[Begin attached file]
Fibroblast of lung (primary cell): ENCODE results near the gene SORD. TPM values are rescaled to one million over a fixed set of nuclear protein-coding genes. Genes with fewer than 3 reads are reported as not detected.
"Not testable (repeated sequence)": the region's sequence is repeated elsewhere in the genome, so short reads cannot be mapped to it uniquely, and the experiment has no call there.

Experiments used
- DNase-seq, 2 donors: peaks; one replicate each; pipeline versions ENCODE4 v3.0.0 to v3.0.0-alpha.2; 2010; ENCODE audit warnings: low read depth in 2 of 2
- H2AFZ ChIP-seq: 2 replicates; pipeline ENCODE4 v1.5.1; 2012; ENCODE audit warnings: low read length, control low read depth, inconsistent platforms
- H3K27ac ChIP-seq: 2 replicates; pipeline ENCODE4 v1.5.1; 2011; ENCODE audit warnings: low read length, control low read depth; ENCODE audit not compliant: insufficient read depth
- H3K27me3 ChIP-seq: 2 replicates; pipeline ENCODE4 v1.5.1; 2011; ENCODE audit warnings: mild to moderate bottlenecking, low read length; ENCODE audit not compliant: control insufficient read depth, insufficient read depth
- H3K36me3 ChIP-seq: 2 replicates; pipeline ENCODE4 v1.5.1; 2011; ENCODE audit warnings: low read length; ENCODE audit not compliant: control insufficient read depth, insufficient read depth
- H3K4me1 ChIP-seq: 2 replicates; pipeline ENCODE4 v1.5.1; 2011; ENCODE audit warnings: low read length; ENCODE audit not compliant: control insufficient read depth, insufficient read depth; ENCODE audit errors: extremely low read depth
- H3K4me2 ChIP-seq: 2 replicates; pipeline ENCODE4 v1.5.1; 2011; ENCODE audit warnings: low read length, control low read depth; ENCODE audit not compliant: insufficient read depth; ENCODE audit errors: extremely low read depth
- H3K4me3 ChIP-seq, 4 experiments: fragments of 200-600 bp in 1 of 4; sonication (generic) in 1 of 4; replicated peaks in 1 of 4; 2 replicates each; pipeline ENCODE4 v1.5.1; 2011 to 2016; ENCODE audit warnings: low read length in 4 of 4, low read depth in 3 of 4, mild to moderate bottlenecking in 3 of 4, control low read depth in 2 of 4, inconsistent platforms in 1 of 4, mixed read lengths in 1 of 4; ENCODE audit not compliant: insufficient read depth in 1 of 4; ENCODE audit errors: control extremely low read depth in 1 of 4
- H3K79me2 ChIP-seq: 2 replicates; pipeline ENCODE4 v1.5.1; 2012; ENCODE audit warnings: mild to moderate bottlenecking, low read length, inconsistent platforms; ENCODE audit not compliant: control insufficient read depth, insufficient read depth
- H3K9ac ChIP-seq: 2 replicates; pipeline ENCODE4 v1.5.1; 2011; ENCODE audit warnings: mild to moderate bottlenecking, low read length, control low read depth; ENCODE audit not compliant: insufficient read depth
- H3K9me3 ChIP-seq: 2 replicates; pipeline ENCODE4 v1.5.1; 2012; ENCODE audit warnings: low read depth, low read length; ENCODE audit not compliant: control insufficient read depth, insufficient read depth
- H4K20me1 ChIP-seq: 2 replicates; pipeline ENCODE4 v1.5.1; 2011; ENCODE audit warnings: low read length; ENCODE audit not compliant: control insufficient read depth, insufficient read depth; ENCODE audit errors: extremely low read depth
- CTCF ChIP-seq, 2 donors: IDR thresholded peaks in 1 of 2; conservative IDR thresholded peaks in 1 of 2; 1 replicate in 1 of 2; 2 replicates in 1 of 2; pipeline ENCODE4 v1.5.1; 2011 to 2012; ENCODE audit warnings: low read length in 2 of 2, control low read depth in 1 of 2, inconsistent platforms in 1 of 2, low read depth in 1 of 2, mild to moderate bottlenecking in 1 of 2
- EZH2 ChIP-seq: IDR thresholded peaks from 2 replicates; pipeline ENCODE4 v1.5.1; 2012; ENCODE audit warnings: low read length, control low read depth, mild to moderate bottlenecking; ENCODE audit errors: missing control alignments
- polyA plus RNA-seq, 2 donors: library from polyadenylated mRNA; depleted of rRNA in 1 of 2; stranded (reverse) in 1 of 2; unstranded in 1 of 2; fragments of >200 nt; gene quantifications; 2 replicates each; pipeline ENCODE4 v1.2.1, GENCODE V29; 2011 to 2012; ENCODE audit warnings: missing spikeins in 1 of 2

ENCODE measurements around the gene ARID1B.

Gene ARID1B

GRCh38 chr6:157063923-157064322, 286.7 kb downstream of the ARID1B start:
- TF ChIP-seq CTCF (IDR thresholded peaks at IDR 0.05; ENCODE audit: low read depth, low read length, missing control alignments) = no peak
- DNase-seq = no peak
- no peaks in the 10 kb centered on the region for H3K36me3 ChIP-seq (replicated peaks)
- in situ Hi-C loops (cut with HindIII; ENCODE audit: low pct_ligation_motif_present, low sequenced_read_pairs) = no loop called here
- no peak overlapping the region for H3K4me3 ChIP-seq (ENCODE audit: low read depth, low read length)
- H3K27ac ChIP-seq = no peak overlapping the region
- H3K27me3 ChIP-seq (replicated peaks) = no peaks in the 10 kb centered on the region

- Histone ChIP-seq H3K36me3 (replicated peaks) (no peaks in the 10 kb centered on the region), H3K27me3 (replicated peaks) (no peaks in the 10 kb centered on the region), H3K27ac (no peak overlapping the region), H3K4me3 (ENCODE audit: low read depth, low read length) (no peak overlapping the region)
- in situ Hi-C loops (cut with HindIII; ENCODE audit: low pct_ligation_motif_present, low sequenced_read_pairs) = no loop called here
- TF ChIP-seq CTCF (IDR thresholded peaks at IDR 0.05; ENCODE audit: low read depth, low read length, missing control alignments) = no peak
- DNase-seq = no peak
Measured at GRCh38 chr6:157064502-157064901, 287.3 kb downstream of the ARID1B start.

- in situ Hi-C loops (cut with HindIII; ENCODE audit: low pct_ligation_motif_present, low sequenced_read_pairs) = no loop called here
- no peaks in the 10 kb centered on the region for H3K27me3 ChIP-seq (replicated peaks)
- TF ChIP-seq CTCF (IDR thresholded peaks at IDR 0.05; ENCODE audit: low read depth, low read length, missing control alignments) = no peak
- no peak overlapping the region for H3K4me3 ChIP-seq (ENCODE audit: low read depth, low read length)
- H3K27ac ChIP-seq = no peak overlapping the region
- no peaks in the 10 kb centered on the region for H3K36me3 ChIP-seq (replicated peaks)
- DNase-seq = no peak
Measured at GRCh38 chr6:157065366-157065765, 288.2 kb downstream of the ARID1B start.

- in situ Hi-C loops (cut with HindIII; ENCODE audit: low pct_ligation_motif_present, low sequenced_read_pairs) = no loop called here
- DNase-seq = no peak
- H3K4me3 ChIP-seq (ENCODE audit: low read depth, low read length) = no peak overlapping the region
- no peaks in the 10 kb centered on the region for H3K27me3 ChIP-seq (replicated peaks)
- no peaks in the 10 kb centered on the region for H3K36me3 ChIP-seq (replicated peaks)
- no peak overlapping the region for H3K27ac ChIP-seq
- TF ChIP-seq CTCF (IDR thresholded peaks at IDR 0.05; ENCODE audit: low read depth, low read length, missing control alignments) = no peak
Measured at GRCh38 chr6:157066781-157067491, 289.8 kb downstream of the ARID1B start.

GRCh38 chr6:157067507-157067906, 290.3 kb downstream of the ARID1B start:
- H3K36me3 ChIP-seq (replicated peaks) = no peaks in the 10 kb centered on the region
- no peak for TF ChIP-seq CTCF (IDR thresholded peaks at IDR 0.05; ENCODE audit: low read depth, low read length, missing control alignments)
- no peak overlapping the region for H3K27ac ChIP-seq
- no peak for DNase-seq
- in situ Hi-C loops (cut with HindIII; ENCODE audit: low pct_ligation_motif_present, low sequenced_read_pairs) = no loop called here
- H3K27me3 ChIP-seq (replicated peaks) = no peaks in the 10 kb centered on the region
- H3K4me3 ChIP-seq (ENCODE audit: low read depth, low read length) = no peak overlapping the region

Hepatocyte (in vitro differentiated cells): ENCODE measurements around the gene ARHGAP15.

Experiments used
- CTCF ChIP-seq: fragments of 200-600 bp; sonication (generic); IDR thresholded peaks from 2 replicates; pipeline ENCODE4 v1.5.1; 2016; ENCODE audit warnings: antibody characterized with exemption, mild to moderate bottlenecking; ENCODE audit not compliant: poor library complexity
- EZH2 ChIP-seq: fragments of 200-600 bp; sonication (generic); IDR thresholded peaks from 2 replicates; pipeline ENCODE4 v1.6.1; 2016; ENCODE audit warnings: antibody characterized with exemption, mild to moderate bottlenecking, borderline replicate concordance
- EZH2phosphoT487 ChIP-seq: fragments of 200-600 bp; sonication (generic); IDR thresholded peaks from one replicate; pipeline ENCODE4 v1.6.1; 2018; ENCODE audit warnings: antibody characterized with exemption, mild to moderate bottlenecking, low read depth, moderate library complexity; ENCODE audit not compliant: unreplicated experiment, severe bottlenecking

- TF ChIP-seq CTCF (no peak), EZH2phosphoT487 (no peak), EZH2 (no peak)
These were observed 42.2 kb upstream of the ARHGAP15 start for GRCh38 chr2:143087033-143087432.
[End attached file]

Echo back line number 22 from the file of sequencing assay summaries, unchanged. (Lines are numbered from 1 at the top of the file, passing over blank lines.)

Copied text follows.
- TF ChIP-seq CTCF (IDR thresholded peaks at IDR 0.05; ENCODE audit: low read depth, low read length, missing control alignments) = no peak